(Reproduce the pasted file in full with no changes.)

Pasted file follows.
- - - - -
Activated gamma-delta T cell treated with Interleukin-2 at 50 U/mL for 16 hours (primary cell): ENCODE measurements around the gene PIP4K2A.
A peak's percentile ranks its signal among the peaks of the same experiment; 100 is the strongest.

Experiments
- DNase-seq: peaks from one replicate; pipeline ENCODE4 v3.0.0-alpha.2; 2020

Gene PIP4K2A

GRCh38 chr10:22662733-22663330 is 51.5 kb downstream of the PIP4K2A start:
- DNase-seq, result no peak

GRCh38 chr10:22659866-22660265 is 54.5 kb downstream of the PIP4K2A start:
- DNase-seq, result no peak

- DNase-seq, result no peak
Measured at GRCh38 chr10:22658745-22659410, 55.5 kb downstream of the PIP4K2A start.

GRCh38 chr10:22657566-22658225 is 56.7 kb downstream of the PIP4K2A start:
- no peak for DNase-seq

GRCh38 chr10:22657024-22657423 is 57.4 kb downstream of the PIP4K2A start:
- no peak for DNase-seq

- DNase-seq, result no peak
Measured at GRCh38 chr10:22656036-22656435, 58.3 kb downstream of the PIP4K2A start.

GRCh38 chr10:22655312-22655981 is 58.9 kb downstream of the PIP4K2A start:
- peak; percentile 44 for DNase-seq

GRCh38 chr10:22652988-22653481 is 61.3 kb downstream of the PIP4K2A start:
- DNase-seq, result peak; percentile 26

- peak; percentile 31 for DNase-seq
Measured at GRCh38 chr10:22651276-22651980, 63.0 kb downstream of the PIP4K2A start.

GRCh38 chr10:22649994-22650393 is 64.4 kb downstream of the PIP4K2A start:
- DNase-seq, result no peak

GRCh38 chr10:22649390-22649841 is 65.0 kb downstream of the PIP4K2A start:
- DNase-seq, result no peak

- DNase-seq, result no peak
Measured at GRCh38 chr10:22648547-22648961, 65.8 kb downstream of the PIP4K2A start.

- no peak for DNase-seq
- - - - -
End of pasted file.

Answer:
Activated gamma-delta T cell treated with Interleukin-2 at 50 U/mL for 16 hours (primary cell): ENCODE measurements around the gene PIP4K2A.
A peak's percentile ranks its signal among the peaks of the same experiment; 100 is the strongest.

Experiments
- DNase-seq: peaks from one replicate; pipeline ENCODE4 v3.0.0-alpha.2; 2020

Gene PIP4K2A

GRCh38 chr10:22662733-22663330 is 51.5 kb downstream of the PIP4K2A start:
- DNase-seq, result no peak

GRCh38 chr10:22659866-22660265 is 54.5 kb downstream of the PIP4K2A start:
- DNase-seq, result no peak

- DNase-seq, result no peak
Measured at GRCh38 chr10:22658745-22659410, 55.5 kb downstream of the PIP4K2A start.

GRCh38 chr10:22657566-22658225 is 56.7 kb downstream of the PIP4K2A start:
- no peak for DNase-seq

GRCh38 chr10:22657024-22657423 is 57.4 kb downstream of the PIP4K2A start:
- no peak for DNase-seq

- DNase-seq, result no peak
Measured at GRCh38 chr10:22656036-22656435, 58.3 kb downstream of the PIP4K2A start.

GRCh38 chr10:22655312-22655981 is 58.9 kb downstream of the PIP4K2A start:
- peak; percentile 44 for DNase-seq

GRCh38 chr10:22652988-22653481 is 61.3 kb downstream of the PIP4K2A start:
- DNase-seq, result peak; percentile 26

- peak; percentile 31 for DNase-seq
Measured at GRCh38 chr10:22651276-22651980, 63.0 kb downstream of the PIP4K2A start.

GRCh38 chr10:22649994-22650393 is 64.4 kb downstream of the PIP4K2A start:
- DNase-seq, result no peak

GRCh38 chr10:22649390-22649841 is 65.0 kb downstream of the PIP4K2A start:
- DNase-seq, result no peak

- DNase-seq, result no peak
Measured at GRCh38 chr10:22648547-22648961, 65.8 kb downstream of the PIP4K2A start.

- no peak for DNase-seq